Author Topic: Who has a Shaper? Your thoughts on it?  (Read 1577 times)

Offline 90LX_Notch

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Re: Who has a Shaper? Your thoughts on it?
« Reply #15 on: November 04, 2021, 08:22:58 PM »
Ditto on what Dave said.

-Bob
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Offline GWRdriver

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Re: Who has a Shaper? Your thoughts on it?
« Reply #16 on: November 04, 2021, 10:52:45 PM »
As with so many other aspects of the model engineering hobby it's often down to space, needs, wants, and personal resources.  If you have the space and resources, and you want it, it doesn't matter so much whether there's a need, so by all means have yourself a shaper.

I was always attracted to the traditional (old school) nature of a shaper so when my last mentor offered to sell me his (Atlas 6") machine, which was in pristine condition, I bought it.  At the time I had the space and the resources, and I imagined all sorts of needs.  However all the needs I imagined never really materialized.  I found that my mill would do, more quickly and accurately, what the shaper might have done (as did INDUSTRY) so it has sat essentially unused, taking up now much needed space.

I'm not sorry I bought it,  it's a fine little machine, and although I gave it a good try I was never able to find enough work for it to do to earn its keep and it will soon be for sale.
Of course your needs and mileage may vary.

Offline Craig DeShong

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Re: Who has a Shaper? Your thoughts on it?
« Reply #17 on: November 04, 2021, 11:47:52 PM »
Harry
My situation was the same as yours.  I bought a 6 inch Atlas from a friendís estate.  I used it some, but mine was well worn and I couldnít get it to do work any where near as accurate and quickly as my mill can.  It fell into dis-use and like you, space on the shop floor is at a premium.  When a surfacing machine became available, I realized the floor space the shaper was taking would be much better utilized by the surfacing machine, so the shaper went, and the surfacing machine took itís space.  A good trade in my opinion, Iím constantly finding uses for the surfacing machine.
Craig
The destination motivates us toward excellence, the journey entertains us, and along the way we meet so many interesting people.

Offline Dan Rowe

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Re: Who has a Shaper? Your thoughts on it?
« Reply #18 on: November 05, 2021, 05:45:03 PM »
It may be possible to build a compact shaper to be driven from the lathe.

I was looking at hand powered shapers and spotted a Tom Senior "Shaping Attachment" that is exactly what you are describing they came in 5 sizes no less.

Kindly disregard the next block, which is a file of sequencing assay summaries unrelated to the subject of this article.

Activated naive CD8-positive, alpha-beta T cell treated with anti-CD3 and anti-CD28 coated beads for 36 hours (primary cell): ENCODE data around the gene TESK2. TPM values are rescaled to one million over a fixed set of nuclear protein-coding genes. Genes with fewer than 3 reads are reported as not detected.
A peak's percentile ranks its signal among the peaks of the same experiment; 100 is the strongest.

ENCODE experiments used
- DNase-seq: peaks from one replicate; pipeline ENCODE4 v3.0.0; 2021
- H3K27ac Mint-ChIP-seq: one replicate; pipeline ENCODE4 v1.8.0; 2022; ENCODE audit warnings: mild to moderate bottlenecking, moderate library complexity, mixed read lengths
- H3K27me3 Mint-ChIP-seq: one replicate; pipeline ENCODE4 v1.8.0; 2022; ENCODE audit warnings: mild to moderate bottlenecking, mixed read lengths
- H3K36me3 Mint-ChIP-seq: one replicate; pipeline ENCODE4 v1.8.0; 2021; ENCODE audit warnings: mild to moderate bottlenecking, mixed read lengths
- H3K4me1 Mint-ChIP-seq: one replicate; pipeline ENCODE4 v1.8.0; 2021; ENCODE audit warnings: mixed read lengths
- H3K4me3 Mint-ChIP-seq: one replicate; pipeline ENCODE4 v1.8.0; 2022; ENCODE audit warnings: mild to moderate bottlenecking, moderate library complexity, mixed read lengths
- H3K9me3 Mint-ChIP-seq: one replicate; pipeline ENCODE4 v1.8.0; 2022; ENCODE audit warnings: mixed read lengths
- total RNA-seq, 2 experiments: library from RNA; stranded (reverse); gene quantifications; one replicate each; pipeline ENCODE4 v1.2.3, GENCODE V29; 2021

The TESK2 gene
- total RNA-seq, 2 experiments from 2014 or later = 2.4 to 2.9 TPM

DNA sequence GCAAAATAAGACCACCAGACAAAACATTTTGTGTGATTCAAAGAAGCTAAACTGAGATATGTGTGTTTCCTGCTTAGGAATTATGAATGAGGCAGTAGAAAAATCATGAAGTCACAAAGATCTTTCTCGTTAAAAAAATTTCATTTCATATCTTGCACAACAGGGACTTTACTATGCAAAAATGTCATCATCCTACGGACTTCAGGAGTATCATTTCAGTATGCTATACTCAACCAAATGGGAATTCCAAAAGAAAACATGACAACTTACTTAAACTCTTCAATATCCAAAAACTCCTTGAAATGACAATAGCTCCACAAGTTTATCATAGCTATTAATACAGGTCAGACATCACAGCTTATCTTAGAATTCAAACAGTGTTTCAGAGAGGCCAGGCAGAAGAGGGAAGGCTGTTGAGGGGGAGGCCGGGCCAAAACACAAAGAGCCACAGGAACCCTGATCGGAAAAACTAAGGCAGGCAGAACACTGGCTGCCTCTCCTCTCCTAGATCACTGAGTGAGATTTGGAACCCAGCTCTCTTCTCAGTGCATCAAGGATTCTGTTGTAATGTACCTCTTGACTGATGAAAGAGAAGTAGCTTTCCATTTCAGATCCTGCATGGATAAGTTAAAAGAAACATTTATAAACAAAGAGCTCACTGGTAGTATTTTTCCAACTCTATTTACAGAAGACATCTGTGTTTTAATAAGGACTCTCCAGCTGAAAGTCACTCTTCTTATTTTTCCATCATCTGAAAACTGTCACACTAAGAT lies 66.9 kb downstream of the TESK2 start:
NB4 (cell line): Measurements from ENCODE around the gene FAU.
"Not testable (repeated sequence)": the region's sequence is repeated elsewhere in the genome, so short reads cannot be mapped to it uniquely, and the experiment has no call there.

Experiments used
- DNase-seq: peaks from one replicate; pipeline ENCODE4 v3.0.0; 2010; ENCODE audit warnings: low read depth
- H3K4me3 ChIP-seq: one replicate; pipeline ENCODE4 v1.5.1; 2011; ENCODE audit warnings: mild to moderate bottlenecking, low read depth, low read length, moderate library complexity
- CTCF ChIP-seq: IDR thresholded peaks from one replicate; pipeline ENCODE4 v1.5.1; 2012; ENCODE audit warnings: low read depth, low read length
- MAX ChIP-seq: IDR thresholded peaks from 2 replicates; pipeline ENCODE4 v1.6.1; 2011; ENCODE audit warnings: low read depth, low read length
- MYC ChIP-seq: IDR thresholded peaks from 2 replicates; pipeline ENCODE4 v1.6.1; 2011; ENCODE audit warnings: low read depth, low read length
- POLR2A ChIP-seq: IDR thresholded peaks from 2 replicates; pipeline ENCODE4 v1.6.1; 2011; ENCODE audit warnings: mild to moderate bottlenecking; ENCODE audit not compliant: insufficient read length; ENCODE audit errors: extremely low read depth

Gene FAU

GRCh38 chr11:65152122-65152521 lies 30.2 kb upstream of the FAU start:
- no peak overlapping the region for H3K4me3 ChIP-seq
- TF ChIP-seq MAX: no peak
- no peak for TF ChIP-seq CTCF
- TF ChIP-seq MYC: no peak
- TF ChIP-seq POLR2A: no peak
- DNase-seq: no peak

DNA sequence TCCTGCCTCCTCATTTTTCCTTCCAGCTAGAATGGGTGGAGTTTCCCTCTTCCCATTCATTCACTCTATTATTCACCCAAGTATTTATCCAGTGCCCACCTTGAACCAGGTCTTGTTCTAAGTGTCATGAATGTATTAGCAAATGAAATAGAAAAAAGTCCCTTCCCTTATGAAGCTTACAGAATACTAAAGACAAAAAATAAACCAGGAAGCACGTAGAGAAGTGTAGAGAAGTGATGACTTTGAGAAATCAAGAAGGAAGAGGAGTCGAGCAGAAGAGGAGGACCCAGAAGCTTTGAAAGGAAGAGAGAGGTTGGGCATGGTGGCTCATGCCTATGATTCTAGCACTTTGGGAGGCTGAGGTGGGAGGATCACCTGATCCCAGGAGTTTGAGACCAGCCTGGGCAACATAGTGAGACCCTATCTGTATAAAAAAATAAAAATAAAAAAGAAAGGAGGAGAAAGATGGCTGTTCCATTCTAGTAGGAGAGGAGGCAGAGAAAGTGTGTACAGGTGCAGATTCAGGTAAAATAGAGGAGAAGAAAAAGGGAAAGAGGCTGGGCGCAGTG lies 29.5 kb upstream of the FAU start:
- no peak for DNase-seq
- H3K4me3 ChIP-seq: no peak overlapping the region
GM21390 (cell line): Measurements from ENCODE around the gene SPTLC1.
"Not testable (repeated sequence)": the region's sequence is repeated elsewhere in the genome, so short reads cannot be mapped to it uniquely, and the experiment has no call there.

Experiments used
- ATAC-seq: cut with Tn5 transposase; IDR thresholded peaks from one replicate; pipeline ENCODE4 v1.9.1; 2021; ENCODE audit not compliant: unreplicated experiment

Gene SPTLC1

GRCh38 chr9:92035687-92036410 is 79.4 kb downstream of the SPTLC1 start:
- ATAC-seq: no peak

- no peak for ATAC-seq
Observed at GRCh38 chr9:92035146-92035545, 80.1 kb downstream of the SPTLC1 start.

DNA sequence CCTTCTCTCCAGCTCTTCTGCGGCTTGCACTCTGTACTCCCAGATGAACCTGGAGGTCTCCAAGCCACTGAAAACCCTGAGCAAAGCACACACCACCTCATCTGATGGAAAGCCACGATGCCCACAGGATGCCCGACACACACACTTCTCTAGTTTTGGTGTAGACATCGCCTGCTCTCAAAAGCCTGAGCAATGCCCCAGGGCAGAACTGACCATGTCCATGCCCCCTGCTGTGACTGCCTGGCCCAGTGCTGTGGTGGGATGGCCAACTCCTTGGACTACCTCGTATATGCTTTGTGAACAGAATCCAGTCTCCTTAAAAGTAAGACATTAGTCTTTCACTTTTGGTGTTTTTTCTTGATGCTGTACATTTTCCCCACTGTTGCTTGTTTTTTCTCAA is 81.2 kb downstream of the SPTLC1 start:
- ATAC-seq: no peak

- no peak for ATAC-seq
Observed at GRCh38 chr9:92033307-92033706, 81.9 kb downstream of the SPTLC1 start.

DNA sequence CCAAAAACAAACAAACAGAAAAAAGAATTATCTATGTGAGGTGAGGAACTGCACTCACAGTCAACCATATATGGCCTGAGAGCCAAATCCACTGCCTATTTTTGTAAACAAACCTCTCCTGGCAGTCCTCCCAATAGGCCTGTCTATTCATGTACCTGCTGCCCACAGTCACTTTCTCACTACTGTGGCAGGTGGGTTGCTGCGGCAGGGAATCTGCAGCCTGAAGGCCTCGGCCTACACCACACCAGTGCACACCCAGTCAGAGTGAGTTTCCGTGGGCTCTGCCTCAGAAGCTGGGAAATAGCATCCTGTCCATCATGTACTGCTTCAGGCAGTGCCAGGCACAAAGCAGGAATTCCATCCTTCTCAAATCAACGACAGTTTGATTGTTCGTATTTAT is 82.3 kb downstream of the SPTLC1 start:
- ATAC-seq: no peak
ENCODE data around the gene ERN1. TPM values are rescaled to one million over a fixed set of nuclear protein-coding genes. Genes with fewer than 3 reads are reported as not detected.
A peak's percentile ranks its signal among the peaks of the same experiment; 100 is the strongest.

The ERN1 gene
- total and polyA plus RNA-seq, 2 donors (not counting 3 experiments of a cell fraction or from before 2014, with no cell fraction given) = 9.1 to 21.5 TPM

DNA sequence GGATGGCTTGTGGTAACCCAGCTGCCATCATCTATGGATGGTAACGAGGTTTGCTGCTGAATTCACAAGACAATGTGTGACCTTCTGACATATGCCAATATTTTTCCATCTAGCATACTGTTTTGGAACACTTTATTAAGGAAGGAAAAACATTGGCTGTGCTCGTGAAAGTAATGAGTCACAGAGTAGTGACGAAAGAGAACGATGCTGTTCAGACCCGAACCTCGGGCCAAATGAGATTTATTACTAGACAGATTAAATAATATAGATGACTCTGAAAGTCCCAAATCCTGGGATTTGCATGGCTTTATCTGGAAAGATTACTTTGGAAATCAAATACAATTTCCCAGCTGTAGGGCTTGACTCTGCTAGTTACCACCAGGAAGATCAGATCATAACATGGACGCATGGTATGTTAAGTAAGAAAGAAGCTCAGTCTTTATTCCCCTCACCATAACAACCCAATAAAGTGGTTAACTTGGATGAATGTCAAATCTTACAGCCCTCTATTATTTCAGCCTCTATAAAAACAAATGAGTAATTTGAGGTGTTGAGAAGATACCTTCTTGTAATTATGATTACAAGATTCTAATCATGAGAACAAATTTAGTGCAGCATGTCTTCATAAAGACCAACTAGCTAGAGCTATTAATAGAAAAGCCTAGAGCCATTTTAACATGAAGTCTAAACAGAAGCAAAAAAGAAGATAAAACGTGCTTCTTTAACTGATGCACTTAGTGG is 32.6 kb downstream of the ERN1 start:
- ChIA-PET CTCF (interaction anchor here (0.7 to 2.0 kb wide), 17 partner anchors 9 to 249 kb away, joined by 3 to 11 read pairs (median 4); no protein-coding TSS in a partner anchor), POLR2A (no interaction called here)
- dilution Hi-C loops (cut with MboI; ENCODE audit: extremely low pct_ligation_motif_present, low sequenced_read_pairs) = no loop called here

http://www.lathes.co.uk/seniorshaperplaner/

Cheers Dan
ShaylocoDan

Offline GWRdriver

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Re: Who has a Shaper? Your thoughts on it?
« Reply #19 on: November 05, 2021, 06:48:38 PM »
I don't know that what I wrote fully answered the original poster's question.

As an Owner and user (albeit rarely) of an Atlas 6" shaper (US made) I would rate that machine very highly.  There were a couple of other well-known makes in the USA, principally South Bend, the makers of the very well-known lathes, and AMMCO which was a 7" machine.  Both of the latter were thought of as top quality machines, suitable for commercial use,  However the Atlas shapers were well-designed and well made indeed, to a visibly higher level of quality than their lathes.  Compared to South Bend lathes the Atlas lathe had clear shortcomings, but IMHO the Atlas shapers performed just as well and had a similar work life.

In the UK, during the War and for a time after, the Atlas lathe design was made by Acorn Tools, under the name Acorn, and the South Bend design was made by Boxford.  I don't know if Acorn also produced a shaper (based upon the Atlas) or not, but Boxford certainly produced a shaper to the SB design, or their own version based upon it, and it was a very highly thought-of machine.

The next step above these are the industrial shapers which are too large for most amateur work (and sheds!)
« Last Edit: November 05, 2021, 06:51:53 PM by GWRdriver »

Offline mcostello

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Re: Who has a Shaper? Your thoughts on it?
« Reply #20 on: November 05, 2021, 07:12:23 PM »
There are 16 holes on the end. I put 2 dowel pins in the holes and used a Starrett square head and leveled across Them. The error would be very small, getting smaller when getting close to center. Also having a sample shaft helps. The holes were turned off after the splines were done, keeping My secret safe from Customer shopping the part out.

Offline Joco

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Re: Who has a Shaper? Your thoughts on it?
« Reply #21 on: November 21, 2021, 08:56:40 PM »
I have a little 12" Alba 1A.  Was a fun restoration project with a few skeletons left to fix in the future if I choose to.

From a usage angle I think it depends what you want to do with them.  The Mill will be faster for most operations.  But there are some things that the shaper is rather good at, slotting being the main and obvious one.

In honesty, if you have space constraints there are probably better and more modern machines/equipment to put in that space.  However if you have a strong nostalgic bend or do quite a bit of work that shapers excel at then they are a grand and elegant machine to have in the shop.

Cheers - J.
James
Wellington - NZ